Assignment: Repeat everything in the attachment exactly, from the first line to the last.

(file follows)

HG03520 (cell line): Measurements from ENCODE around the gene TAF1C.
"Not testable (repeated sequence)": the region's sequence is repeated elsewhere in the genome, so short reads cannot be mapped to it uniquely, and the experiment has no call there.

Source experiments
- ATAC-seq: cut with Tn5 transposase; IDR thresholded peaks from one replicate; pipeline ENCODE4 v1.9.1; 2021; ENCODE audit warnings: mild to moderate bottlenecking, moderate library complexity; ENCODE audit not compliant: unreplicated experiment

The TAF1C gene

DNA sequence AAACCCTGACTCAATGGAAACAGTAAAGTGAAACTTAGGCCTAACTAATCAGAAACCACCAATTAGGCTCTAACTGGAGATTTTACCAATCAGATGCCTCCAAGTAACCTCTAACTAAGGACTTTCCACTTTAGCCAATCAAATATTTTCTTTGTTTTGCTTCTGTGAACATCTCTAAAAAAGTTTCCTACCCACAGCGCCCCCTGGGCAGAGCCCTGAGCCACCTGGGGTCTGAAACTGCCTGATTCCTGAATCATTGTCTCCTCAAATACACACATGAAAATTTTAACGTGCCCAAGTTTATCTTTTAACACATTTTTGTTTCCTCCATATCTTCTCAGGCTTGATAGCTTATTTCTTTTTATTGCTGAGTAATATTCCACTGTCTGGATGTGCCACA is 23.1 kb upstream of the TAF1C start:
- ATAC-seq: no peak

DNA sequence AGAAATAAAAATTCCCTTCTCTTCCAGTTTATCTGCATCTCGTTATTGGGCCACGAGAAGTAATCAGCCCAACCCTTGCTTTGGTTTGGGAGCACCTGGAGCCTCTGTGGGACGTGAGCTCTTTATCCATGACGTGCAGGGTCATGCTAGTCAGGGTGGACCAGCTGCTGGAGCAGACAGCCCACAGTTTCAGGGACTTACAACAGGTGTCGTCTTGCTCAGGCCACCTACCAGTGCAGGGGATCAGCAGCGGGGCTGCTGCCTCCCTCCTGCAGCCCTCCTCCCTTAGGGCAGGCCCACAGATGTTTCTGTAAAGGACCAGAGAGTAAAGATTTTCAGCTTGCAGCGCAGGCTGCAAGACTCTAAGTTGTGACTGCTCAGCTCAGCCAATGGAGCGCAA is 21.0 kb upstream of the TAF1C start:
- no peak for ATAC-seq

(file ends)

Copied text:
HG03520 (cell line): Measurements from ENCODE around the gene TAF1C.
"Not testable (repeated sequence)": the region's sequence is repeated elsewhere in the genome, so short reads cannot be mapped to it uniquely, and the experiment has no call there.

Source experiments
- ATAC-seq: cut with Tn5 transposase; IDR thresholded peaks from one replicate; pipeline ENCODE4 v1.9.1; 2021; ENCODE audit warnings: mild to moderate bottlenecking, moderate library complexity; ENCODE audit not compliant: unreplicated experiment

The TAF1C gene

DNA sequence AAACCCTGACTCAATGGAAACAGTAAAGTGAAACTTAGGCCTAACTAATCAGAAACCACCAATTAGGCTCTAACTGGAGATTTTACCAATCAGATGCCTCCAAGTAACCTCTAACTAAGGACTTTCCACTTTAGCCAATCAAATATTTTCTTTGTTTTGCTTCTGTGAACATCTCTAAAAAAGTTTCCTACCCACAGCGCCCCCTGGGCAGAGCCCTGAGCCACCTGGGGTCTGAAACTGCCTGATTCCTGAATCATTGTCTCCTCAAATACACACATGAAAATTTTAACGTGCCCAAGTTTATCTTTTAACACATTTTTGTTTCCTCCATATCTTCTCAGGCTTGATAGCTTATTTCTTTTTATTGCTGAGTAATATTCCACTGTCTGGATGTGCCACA is 23.1 kb upstream of the TAF1C start:
- ATAC-seq: no peak

DNA sequence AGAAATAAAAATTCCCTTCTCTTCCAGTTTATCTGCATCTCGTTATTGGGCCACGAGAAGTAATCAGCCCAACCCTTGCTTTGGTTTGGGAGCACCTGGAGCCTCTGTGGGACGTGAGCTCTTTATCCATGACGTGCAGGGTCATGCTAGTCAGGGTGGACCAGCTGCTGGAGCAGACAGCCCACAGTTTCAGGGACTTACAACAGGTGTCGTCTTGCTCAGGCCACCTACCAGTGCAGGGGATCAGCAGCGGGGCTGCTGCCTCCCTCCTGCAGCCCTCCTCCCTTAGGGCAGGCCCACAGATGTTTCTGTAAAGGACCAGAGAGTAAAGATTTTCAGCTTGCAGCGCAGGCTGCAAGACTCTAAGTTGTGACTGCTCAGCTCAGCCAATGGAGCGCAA is 21.0 kb upstream of the TAF1C start:
- no peak for ATAC-seq